Why Negative Reinforcement Seems to Work Better Than Positive Reinforcement

May 26, 2017

 

I had a pit in my stomach. It was time for my beating. I just wanted to get it over with. Our call was scheduled for 3:00pm, but they were late, as usual, to let me stew in the anxiety of what was to come. At exactly 3:07pm Eastern Standard Time my phone rang.

 

I was a media buyer for an agency that represented the movie studios in the southeastern United States. I was young, broke, naive and excited to be involved with such a glamorous industry. When I was hired, I was warned that my client contacts could be a bit “direct” over the phone. And every now and then I would have “one of those days.” I was then told, “Whatever you do, don’t talk back to them. Just take it.”

 

After the second ring I reluctantly picked up the phone. It was my client. There were no pleasantries exchanged. I was immediately hit with a barrage of expletives that would make a sailor blush. The three women on the other end of the line were screaming at the top of their lungs. They called me every name in the book and made me feel utterly incompetent. My heart raced, my head pounded and I took the verbal abuse. I kept my mouth shut and just took it like a good soldier. I was having one of those days.

 

As it turned out, I would have “one of those days” about three times a week.

 

I began to believe that I was terrible at my job when one day a buyer from another market called me. She was in tears. She had been beaten down by the studio executives and commanded to reach out to me to learn how to improve her media buys. She said they often compared her work to mine. Soon, other buyers from around the country were calling me for advice. That’s how I learned that I was good at my job.

 

I never received the carrot, only the stick. My clients were under the misconception that negative reinforcement works. It doesn’t… at least not on its own.

 

Because of my mentor status, I had regular contact with the other buyers in the studio network. That interaction was enlightening. What I learned was this: a buyer wouldn’t hit his or her stride (aka peak performance) until they had been on the job for six months. Regardless of the amount of yelling, screaming, information, or training, their capabilities would not reach their full potential until the sixth-month mark. At that point, they would find their average or “mean” performance. That was as good as they would get. Some buys would be better than others, but they would always regress to the mean.

 

If I knew this, then surely our contacts at the studio knew it. So, the question was, why did they insist on beating us down? It could have been that they were simply unpleasant people, but I believe it was because they have fallen for the logical fallacy known as post hoc ergo propter hoc, meaning correlation proves causation. Here’s how it works:

 

Negative reinforcement appears to be more effective than positive reinforcement because we tend to see a positive outcome. However, the positive outcome was not actually caused by the negative reinforcement.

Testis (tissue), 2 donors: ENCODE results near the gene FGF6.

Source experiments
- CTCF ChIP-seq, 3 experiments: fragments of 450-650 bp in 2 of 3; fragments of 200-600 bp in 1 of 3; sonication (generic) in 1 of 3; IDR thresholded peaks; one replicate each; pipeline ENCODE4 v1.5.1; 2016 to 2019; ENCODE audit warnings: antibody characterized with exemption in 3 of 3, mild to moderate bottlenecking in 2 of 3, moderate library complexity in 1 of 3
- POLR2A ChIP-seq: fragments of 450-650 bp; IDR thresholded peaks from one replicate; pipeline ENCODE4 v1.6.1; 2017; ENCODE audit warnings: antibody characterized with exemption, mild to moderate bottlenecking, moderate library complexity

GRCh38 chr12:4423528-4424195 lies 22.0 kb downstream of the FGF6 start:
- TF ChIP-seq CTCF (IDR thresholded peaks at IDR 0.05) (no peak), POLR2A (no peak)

When we do something well we receive praise (positive reinforcement), but when we do something poorly, we receive an admonishment (negative reinforcement). When someone receives praise for a job well done, they often perform worse the next time around. Conversely, when someone does something poorly and receives admonishment, they perform better the next time around. Why? Because they regress to the mean. In other words, their performance reverts back to their average.

 

The original behavior (either better or worse than their average performance) was an anomaly. We will eventually revert back to our normal behavior regardless of being praised or admonished. The problem is, only admonishment is followed by “better” performance. Therefore, it seems to work better than praise or rewards. 

 

My studio clients made a difficult job worse by their constant scolding. Their ranting and raving didn’t produce better media buys, it only made the media folks miserable… until they decided not to take it anymore and left. This created an environment of constant turnover and as I mentioned earlier, buyers didn’t reach their peak performance potential until around six months in. Therefore, the media supporting these movies was never as good as it could have been and the box office receipts probably suffered as a result.

 

After about a year on the job, I finally hit my boiling point with that foul-mouthed client. On one of our beat-down calls, I let them have it with a verbal torrent of my own. Ironically, it was like a scene out of a movie. As I hung up the phone with a sigh of satisfaction, my boss came storming into my office. He shouted, “What have you done?!?!” He had heard every word from down the hall.

 

We kept the account. I kept my job. And the client never raised their collective voices at me again. Eventually I moved on, but by that time I had outlasted all of my contemporaries around the country. Churn and burn… or is it burn then churn?

 

My studio contacts would have been better served by following Aristotle’s advice: “Pleasure in the job puts perfection in the work.” If not perfection, at least it ensures that your peak performers will revert to their mean… and hopefully, stick around a little longer.

 

Healthy criticism is necessary to improve performance, but remember, negative reinforcement isn’t doing anyone any favors.

Click here to join the Persuadent. If you are interested in human behavior and decision-making, check out my new book, PERSUADED, available on Amazon.  

 

 

 

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